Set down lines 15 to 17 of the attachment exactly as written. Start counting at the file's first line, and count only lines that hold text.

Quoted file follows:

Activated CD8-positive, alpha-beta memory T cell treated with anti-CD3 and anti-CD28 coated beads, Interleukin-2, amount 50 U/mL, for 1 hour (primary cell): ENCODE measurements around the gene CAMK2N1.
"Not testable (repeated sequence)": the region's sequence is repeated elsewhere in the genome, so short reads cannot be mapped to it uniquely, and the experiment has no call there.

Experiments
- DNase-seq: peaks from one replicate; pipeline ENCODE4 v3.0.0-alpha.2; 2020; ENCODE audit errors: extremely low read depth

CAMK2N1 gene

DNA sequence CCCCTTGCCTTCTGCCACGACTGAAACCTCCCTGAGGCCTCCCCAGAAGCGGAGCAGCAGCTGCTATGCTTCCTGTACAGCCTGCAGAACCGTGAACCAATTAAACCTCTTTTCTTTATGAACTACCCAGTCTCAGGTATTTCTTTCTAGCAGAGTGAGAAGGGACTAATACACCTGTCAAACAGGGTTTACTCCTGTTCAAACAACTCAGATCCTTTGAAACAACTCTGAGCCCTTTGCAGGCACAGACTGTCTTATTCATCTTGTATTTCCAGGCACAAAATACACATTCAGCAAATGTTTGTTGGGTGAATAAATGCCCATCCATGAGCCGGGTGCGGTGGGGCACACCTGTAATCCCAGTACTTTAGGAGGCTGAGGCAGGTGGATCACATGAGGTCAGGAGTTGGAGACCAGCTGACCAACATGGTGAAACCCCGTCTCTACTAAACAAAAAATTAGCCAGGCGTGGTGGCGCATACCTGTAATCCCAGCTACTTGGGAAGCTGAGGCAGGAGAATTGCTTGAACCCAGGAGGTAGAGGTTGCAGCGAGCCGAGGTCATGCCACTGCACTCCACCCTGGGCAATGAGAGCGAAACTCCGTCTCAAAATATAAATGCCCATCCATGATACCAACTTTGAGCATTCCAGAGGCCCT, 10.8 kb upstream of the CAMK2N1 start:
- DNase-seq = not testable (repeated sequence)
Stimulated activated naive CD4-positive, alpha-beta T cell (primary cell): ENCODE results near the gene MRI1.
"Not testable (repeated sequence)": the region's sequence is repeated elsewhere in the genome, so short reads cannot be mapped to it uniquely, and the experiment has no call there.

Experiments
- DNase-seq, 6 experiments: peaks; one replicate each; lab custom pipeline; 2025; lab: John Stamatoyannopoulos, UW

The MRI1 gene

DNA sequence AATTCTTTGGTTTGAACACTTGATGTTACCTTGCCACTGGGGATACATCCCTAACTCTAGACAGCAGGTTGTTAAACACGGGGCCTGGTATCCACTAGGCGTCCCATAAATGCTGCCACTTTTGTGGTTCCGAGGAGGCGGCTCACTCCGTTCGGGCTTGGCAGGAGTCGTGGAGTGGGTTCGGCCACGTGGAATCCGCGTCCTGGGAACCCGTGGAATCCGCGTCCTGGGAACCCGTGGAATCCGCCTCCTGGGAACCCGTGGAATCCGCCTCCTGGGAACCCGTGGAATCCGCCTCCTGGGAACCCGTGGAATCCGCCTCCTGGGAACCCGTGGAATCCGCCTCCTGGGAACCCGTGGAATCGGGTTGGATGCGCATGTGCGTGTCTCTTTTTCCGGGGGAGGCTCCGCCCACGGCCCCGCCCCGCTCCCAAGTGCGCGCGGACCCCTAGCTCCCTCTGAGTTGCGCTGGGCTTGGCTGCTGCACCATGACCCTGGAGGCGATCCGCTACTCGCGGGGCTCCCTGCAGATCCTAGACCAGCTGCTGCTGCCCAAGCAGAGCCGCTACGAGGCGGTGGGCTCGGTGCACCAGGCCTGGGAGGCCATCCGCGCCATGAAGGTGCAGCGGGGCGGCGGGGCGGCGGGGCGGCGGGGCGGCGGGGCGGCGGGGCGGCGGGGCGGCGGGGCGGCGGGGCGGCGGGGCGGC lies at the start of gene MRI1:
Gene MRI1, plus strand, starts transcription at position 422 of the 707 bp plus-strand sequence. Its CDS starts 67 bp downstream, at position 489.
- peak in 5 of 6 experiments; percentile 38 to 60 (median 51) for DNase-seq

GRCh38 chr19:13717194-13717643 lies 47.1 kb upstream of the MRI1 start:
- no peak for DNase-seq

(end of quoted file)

- peak in 5 of 6 experiments; percentile 38 to 60 (median 51) for DNase-seq

GRCh38 chr19:13717194-13717643 lies 47.1 kb upstream of the MRI1 start:
- no peak for DNase-seq